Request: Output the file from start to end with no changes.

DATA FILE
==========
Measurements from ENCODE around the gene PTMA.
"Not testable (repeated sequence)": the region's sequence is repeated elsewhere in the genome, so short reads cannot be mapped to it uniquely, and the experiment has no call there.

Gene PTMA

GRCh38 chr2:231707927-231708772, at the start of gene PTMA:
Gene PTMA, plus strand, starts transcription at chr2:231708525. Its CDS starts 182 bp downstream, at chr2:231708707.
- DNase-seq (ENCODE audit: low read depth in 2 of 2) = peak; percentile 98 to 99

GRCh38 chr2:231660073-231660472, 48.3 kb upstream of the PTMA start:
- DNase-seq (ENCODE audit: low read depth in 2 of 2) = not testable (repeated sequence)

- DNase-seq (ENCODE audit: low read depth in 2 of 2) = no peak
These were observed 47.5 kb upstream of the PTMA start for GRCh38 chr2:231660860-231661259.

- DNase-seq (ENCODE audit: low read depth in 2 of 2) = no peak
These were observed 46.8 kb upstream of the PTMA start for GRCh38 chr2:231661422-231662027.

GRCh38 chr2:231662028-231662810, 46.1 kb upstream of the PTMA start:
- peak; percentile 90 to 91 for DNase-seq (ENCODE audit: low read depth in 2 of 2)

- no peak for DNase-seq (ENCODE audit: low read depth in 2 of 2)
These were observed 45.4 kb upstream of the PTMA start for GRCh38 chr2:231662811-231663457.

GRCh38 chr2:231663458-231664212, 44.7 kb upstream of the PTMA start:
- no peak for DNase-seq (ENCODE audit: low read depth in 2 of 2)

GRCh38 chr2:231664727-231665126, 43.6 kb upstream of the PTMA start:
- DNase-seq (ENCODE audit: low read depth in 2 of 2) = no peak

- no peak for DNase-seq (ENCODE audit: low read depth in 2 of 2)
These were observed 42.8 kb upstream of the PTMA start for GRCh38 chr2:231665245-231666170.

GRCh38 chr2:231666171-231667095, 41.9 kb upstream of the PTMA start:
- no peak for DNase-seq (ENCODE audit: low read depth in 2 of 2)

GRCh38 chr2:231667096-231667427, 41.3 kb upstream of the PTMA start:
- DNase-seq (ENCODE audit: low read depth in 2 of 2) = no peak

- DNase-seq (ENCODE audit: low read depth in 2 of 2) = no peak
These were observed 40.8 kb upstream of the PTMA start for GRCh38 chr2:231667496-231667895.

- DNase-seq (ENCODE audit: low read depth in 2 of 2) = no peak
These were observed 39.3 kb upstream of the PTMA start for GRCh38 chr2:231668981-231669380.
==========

Measurements from ENCODE around the gene PTMA.
"Not testable (repeated sequence)": the region's sequence is repeated elsewhere in the genome, so short reads cannot be mapped to it uniquely, and the experiment has no call there.

Gene PTMA

GRCh38 chr2:231707927-231708772, at the start of gene PTMA:
Gene PTMA, plus strand, starts transcription at chr2:231708525. Its CDS starts 182 bp downstream, at chr2:231708707.
- DNase-seq (ENCODE audit: low read depth in 2 of 2) = peak; percentile 98 to 99

GRCh38 chr2:231660073-231660472, 48.3 kb upstream of the PTMA start:
- DNase-seq (ENCODE audit: low read depth in 2 of 2) = not testable (repeated sequence)

- DNase-seq (ENCODE audit: low read depth in 2 of 2) = no peak
These were observed 47.5 kb upstream of the PTMA start for GRCh38 chr2:231660860-231661259.

- DNase-seq (ENCODE audit: low read depth in 2 of 2) = no peak
These were observed 46.8 kb upstream of the PTMA start for GRCh38 chr2:231661422-231662027.

GRCh38 chr2:231662028-231662810, 46.1 kb upstream of the PTMA start:
- peak; percentile 90 to 91 for DNase-seq (ENCODE audit: low read depth in 2 of 2)

- no peak for DNase-seq (ENCODE audit: low read depth in 2 of 2)
These were observed 45.4 kb upstream of the PTMA start for GRCh38 chr2:231662811-231663457.

GRCh38 chr2:231663458-231664212, 44.7 kb upstream of the PTMA start:
- no peak for DNase-seq (ENCODE audit: low read depth in 2 of 2)

GRCh38 chr2:231664727-231665126, 43.6 kb upstream of the PTMA start:
- DNase-seq (ENCODE audit: low read depth in 2 of 2) = no peak

- no peak for DNase-seq (ENCODE audit: low read depth in 2 of 2)
These were observed 42.8 kb upstream of the PTMA start for GRCh38 chr2:231665245-231666170.

GRCh38 chr2:231666171-231667095, 41.9 kb upstream of the PTMA start:
- no peak for DNase-seq (ENCODE audit: low read depth in 2 of 2)

GRCh38 chr2:231667096-231667427, 41.3 kb upstream of the PTMA start:
- DNase-seq (ENCODE audit: low read depth in 2 of 2) = no peak

- DNase-seq (ENCODE audit: low read depth in 2 of 2) = no peak
These were observed 40.8 kb upstream of the PTMA start for GRCh38 chr2:231667496-231667895.

- DNase-seq (ENCODE audit: low read depth in 2 of 2) = no peak
These were observed 39.3 kb upstream of the PTMA start for GRCh38 chr2:231668981-231669380.